SALT LAKE CITY – Members of the top leadership council for the Mormon Church spent Friday reflecting on accomplishments as the three men marked their 10 years serving as the First Presidency.
President Gordon B. Hinckley and his top two counselors, James E. Faust and Thomas S. Monson, detailed church advances since they began serving March 12, 1995.
Hinckley noted several initiatives during the past 10 years, including the formation and expansion of the Perpetual Education Fund.
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“When we announced that, we didn’t have a thing. But through the generosity of our people, that corpus has grown to a point where we can now educate some 18,000 young people,” he said, “lifting them out of a place of poverty to rise above what they’ve known all their lives to a far better position.”
Construction of the Conference Center downtown has been a “very significant thing. We didn’t know the Tabernacle was as worn out as it is,” he said.
The world-famous home of the Mormon Tabernacle Choir was closed recently for a seismic upgrade and restoration work.
Hinckley also noted the growing dispersal of the Book of Mormon, about 51 million copies of which have been distributed in the past 10 years, including a hard-back version released late last year in conjunction with a commercial publisher and geared toward a general audience.
The church has also distributed $641 million in humanitarian aid during the past decade, he said, to assist those in need, the majority of them not members of the LDS Church.
Millions of children have been vaccinated against measles in the past couple of years through a donation by the church in partnership with the American Red Cross.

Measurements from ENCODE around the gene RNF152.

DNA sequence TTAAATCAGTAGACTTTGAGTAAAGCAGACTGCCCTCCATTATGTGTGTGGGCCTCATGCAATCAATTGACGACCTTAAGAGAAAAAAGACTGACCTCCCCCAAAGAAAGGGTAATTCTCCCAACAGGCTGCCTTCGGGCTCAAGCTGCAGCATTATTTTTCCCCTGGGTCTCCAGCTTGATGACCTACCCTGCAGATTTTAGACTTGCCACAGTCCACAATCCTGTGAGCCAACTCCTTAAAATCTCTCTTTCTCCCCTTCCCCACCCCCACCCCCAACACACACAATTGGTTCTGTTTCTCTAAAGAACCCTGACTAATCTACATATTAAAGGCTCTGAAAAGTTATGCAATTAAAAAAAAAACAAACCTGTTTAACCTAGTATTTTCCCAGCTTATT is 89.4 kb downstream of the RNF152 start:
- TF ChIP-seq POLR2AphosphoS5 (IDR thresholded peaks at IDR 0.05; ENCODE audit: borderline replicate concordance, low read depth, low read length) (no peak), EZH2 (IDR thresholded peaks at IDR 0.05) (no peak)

Monson, first counselor in the First Presidency, said the church has expanded its cooperative efforts with people of other faiths to help the less fortunate.
He detailed LDS cooperation with Catholics, Jews, Muslims and those of other faiths to supply food and volunteers for a local soup kitchen, provide tsunami relief and provide clothing and relief supplies at home and abroad.
Faust, second counselor, said he sees a wider acceptance and understanding about Latter-day Saints reflected in the growing number of congressional representatives who are LDS: three U.S. senators and nine congressmen from outside Utah.
When asked if America is ready to elect a Latter-day Saint as U.S. president – whether in the person of Massachusetts Gov. Mitt Romney (whose name often has been mentioned) or another candidate – he said that many believed years ago that American voters would never elect a Catholic, which changed with John F. Kennedy’s election.
The Mormon church is the nation’s fifth-largest with about 5 million members. Worldwide, it has about 12 million members.
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